More Golan Druze Seek Israeli Citizenship - Ruth Eglash (USA Today)
    After the Golan Heights was annexed by Israel after the Six-Day War in 1967, its 20,000 Druze residents living in four villages still considered themselves Syrians - but that may be changing.
    As they watch the regime of Bashar Assad slaughter 30,000 people to maintain power, there has been a rise in the number of those requesting Israeli citizenship.
    Elsewhere in Israel, residents of Druze communities are full Israeli citizens who serve in the Israel Defense Forces.

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News Resources - North America, Europe, and Asia:
  • Netanyahu Congratulates Obama on Re-election
    Israeli Prime Minister Benjamin Netanyahu congratulated U.S. President Barack Obama on Wednesday for winning a second term and said the strategic alliance between their two countries was "stronger than ever." "I will continue to work with President Obama to ensure the interests that are vital for the security of Israel's citizens," Netanyahu said. (Reuters)
        See also Israel-U.S. Ties Will Remain Strong - Editorial
    Israel is the only Middle Eastern state to consistently stand alongside the U.S. on strategic issues. Israel is the only stable state on which the U.S. can completely rely. The vast majority of Americans understand this.
        Deputy Foreign Minister Danny Ayalon was right on Tuesday when he stressed that Israel would continue to enjoy American backing irrespective of who won election. For Israel, he said, "the best American president is the president who will be best for America - the one whom the Americans elect."  (Jerusalem Post)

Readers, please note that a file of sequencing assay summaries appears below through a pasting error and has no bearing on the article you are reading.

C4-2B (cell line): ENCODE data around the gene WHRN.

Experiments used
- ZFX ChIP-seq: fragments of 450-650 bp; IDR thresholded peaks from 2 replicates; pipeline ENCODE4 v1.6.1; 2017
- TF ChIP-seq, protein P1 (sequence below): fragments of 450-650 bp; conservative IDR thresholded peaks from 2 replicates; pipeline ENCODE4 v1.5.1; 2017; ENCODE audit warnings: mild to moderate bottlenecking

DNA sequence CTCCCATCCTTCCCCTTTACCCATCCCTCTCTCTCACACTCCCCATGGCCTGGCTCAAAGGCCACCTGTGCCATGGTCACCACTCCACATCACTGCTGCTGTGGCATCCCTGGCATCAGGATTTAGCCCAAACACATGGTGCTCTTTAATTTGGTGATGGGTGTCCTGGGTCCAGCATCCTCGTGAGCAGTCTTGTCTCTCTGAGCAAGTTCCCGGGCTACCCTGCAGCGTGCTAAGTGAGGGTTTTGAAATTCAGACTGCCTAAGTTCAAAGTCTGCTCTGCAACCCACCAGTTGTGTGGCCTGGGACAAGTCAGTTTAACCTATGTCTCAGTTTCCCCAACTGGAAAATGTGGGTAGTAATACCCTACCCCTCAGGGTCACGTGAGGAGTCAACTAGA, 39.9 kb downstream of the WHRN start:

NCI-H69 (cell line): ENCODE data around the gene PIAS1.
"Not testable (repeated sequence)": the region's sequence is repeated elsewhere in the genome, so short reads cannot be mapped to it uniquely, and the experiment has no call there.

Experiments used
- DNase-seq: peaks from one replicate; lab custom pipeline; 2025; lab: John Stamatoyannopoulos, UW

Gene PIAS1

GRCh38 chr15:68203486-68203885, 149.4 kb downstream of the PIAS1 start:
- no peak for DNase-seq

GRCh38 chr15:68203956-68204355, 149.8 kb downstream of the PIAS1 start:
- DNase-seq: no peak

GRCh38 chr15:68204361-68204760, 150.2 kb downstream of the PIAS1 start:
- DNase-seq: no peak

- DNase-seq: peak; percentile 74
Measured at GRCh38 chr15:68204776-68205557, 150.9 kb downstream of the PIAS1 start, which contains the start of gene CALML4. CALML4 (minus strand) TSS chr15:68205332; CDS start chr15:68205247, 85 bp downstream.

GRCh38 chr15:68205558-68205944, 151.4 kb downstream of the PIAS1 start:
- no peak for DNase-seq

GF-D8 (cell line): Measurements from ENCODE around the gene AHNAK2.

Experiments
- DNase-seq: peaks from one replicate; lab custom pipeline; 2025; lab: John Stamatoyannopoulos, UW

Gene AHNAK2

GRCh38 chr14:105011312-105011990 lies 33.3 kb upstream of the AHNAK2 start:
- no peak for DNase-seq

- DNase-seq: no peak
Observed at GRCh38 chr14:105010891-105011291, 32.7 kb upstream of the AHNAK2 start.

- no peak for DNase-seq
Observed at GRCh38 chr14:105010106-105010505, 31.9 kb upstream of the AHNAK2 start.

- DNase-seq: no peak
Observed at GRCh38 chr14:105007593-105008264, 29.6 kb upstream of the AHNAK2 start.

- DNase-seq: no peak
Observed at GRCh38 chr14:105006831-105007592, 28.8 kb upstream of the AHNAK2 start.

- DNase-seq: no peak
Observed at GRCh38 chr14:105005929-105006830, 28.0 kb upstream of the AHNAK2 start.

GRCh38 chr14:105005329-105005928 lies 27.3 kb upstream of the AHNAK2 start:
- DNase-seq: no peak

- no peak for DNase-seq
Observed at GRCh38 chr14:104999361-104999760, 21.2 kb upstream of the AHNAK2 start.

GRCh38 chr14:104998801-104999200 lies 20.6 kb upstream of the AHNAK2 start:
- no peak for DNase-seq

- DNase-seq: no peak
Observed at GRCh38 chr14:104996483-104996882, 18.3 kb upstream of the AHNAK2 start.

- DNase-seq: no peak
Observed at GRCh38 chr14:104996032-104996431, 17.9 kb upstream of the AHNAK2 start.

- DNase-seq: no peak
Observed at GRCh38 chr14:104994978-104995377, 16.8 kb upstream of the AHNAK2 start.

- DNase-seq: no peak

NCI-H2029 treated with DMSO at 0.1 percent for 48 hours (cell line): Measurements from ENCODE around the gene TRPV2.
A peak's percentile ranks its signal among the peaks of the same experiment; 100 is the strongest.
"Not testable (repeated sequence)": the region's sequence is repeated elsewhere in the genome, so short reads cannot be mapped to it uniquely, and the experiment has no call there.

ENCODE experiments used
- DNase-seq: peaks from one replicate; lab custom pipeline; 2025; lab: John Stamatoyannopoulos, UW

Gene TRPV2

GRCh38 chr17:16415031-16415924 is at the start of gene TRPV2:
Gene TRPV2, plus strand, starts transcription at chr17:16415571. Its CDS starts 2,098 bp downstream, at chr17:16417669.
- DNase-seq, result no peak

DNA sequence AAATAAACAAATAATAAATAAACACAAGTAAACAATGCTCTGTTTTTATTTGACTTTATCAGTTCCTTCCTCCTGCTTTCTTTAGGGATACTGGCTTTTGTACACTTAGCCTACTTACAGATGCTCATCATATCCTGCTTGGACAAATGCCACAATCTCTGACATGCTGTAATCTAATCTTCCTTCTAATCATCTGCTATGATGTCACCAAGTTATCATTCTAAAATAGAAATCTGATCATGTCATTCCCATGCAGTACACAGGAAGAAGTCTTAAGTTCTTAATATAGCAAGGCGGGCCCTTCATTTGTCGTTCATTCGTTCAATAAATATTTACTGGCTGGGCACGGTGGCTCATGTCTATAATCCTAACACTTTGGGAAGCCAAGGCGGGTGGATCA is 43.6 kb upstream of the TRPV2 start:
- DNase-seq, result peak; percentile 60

See also Fact Sheet: U.S.-Israel Air-Defense Exercise (U.S. European Command)
  • Russia: Syrian Rebels Obtain U.S.-Made Stinger Anti-Aircraft Missiles
    Syrian rebels have obtained 50 Stinger shoulder-launched anti-aircraft missiles, Russian Foreign Minister Sergei Lavrov said in Amman on Tuesday. (AFP)
        See also Syrian Defector Says Most Bomber Pilots Grounded - Karin Laub
    A former Syrian air force general who was also the country's first astronaut said Tuesday that only about one-third of Syria's fighter pilots are carrying out the daily bombing raids of rebel strongholds because the Assad regime cannot count on the loyalty of the rest. Maj. Gen. Mohammed Fares, who defected in August, also said the regime's combat aircraft are aging and running short of spare parts, but that Assad still has hundreds of planes at his disposal.